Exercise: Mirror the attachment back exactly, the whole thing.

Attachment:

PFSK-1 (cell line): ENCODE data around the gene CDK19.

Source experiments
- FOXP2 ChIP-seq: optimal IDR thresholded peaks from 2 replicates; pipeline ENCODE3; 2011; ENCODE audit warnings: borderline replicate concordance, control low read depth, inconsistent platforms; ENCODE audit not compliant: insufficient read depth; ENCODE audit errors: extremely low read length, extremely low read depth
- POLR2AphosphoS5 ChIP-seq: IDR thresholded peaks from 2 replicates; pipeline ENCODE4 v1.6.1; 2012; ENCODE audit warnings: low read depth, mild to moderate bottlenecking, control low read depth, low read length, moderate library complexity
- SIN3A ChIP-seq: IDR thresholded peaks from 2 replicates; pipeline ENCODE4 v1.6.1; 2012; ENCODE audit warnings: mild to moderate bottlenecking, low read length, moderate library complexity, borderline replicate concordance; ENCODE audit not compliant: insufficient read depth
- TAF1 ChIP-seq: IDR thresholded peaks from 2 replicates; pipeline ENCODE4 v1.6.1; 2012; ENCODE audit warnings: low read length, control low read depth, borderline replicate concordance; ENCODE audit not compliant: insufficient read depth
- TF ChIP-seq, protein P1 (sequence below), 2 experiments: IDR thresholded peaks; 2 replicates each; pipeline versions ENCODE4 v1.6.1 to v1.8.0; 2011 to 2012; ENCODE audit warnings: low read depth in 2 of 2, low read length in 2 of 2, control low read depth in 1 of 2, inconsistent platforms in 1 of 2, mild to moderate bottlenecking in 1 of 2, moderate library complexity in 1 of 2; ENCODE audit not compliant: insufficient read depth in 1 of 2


PFSK-1 (cell line): ENCODE data around the gene CDK19.

Source experiments
- FOXP2 ChIP-seq: optimal IDR thresholded peaks from 2 replicates; pipeline ENCODE3; 2011; ENCODE audit warnings: borderline replicate concordance, control low read depth, inconsistent platforms; ENCODE audit not compliant: insufficient read depth; ENCODE audit errors: extremely low read length, extremely low read depth
- POLR2AphosphoS5 ChIP-seq: IDR thresholded peaks from 2 replicates; pipeline ENCODE4 v1.6.1; 2012; ENCODE audit warnings: low read depth, mild to moderate bottlenecking, control low read depth, low read length, moderate library complexity
- SIN3A ChIP-seq: IDR thresholded peaks from 2 replicates; pipeline ENCODE4 v1.6.1; 2012; ENCODE audit warnings: mild to moderate bottlenecking, low read length, moderate library complexity, borderline replicate concordance; ENCODE audit not compliant: insufficient read depth
- TAF1 ChIP-seq: IDR thresholded peaks from 2 replicates; pipeline ENCODE4 v1.6.1; 2012; ENCODE audit warnings: low read length, control low read depth, borderline replicate concordance; ENCODE audit not compliant: insufficient read depth
- TF ChIP-seq, protein P1 (sequence below), 2 experiments: IDR thresholded peaks; 2 replicates each; pipeline versions ENCODE4 v1.6.1 to v1.8.0; 2011 to 2012; ENCODE audit warnings: low read depth in 2 of 2, low read length in 2 of 2, control low read depth in 1 of 2, inconsistent platforms in 1 of 2, mild to moderate bottlenecking in 1 of 2, moderate library complexity in 1 of 2; ENCODE audit not compliant: insufficient read depth in 1 of 2